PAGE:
Dr. Pope went on to become head of adult anaesthesia at the Health Sciences Centre and program director in anesthesiology. As the latter, he created the first formal undergraduate education curriculum in this specialty, which was eventually adopted across the country. He was also the chief oral examiner in anesthesia for the Royal College of Physicians & Surgeons of Canada, and later the University’s undergraduate associate dean.

He says he feels fortunate to have enjoyed a career in medicine that allowed him to not only care for generations of patients but train other doctors in new approaches in a field that has evolved tremendously over the years.

Dr. Pope himself has continued to evolve. A life-long learner, in 1990, he decided to come back to school and earn his law degree here at the U of M.

This newly acquired expertise was valuable when he was recruited as executive vice-president of medical services at St. Joseph’s Hospital in Hamilton, Ontario.

When he returned to Manitoba, he took on the role of assistant and later registrar and CEO of the College of Physicians & Surgeons of Manitoba, the regulatory authority for physicians in our province. For years he helped navigate an evolving landscape of medical education and practice.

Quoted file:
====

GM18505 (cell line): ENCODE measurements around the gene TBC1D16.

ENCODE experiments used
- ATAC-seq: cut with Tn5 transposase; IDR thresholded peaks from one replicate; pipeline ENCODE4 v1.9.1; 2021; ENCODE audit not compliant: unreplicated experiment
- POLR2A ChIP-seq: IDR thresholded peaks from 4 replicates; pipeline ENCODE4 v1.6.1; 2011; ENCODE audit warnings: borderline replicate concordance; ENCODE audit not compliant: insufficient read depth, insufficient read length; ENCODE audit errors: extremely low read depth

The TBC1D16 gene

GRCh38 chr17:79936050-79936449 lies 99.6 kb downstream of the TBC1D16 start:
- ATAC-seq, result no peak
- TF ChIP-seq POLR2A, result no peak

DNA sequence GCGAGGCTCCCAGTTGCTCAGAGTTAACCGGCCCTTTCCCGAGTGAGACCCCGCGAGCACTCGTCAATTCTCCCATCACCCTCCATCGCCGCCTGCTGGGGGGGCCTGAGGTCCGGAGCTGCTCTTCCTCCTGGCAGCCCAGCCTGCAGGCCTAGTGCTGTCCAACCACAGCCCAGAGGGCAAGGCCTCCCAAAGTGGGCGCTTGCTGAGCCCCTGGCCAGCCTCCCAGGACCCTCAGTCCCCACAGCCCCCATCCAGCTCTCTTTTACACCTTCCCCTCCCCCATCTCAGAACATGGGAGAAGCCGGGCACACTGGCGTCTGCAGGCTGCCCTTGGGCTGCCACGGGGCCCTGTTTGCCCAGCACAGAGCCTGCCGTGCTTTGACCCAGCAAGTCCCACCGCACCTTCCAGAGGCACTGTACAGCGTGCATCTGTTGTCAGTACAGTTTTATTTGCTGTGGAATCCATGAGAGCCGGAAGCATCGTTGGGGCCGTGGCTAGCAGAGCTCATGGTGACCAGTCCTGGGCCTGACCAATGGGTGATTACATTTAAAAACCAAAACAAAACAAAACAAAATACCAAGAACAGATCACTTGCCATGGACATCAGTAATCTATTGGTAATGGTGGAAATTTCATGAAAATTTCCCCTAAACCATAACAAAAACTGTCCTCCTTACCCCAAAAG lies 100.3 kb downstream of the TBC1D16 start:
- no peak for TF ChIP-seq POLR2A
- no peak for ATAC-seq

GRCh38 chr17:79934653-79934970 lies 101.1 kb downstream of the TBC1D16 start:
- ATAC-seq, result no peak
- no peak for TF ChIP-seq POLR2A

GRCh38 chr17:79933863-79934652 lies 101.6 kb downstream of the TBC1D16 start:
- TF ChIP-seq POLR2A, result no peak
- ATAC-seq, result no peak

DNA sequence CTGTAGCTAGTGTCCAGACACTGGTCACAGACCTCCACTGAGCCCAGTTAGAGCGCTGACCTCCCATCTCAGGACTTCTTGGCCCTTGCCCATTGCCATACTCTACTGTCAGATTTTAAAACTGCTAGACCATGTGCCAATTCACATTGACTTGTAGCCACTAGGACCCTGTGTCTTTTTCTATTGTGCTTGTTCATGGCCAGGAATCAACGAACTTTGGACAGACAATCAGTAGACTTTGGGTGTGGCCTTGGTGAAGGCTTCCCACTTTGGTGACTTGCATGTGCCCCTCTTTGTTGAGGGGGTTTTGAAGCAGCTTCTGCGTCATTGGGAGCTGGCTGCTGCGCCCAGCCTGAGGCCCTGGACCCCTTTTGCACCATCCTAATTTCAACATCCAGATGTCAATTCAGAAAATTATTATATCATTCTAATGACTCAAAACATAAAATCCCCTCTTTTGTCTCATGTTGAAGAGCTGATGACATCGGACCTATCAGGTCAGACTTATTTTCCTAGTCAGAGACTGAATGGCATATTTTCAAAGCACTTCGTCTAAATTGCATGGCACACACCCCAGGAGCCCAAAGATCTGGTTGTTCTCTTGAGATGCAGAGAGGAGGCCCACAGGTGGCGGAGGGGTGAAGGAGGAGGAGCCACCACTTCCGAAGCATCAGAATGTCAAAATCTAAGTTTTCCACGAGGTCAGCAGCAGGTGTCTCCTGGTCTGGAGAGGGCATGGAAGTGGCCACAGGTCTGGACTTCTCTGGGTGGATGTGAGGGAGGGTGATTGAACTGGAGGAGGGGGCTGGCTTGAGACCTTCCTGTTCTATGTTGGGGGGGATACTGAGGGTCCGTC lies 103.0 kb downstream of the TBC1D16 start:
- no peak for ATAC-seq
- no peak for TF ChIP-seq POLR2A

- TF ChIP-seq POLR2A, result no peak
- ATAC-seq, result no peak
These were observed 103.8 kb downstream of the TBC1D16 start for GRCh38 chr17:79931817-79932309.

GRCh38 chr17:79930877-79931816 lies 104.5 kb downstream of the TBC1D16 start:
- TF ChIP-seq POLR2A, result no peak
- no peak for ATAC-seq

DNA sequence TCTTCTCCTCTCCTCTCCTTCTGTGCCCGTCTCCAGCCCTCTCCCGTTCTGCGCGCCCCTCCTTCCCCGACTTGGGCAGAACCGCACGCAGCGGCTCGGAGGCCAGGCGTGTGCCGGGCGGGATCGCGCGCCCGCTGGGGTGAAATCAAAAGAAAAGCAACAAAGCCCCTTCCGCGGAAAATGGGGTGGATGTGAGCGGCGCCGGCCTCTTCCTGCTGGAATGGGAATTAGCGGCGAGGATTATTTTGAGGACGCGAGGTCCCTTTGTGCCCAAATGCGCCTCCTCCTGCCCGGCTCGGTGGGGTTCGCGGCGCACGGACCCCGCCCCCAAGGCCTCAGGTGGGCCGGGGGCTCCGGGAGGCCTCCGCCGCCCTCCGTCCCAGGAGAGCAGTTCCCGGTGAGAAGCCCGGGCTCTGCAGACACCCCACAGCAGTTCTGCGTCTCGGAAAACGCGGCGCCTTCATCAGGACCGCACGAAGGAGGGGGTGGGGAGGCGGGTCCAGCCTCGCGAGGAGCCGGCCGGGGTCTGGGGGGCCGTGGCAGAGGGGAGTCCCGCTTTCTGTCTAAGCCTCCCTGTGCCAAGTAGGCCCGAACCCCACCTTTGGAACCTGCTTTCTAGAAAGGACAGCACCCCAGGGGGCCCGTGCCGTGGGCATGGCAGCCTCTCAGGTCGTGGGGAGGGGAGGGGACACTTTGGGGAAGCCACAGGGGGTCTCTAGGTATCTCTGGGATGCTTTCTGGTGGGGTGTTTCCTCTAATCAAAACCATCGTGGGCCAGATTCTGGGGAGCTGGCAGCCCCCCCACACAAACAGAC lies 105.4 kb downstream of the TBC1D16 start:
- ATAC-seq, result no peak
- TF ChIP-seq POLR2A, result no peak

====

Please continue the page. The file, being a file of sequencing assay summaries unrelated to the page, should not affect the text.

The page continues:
It was Dr. Pope who convinced the Council of the College that international medical graduates should be assessed, registered and licensed to work in Manitoba. Because of his pioneering efforts, our province became one of the first in Canada to institute an in-province, comprehensive clinical assessment for international medical graduates that other provinces viewed as the gold standard. Since 2001, the College of Medicine has accredited more than 300 internationally trained physicians to practise in Manitoba.

Also because of Dr. Pope’s efforts, Manitoba became the first in Canada to register and license physician assistants. He then supported the College of Medicine in establishing Canada’s first physician assistant master’s training program—a program which, every year, attracts hundreds of prospective students from across the nation to apply to our University. And last year, the entire graduating class accepted jobs here in Manitoba.

Dr. Pope’s contributions to the well-being of the community extends beyond medicine. A tireless volunteer, he sits on several boards of organizations—many involving the arts. A man of science, Dr. Pope believes that the healthiest communities are also infused with culture and creativity.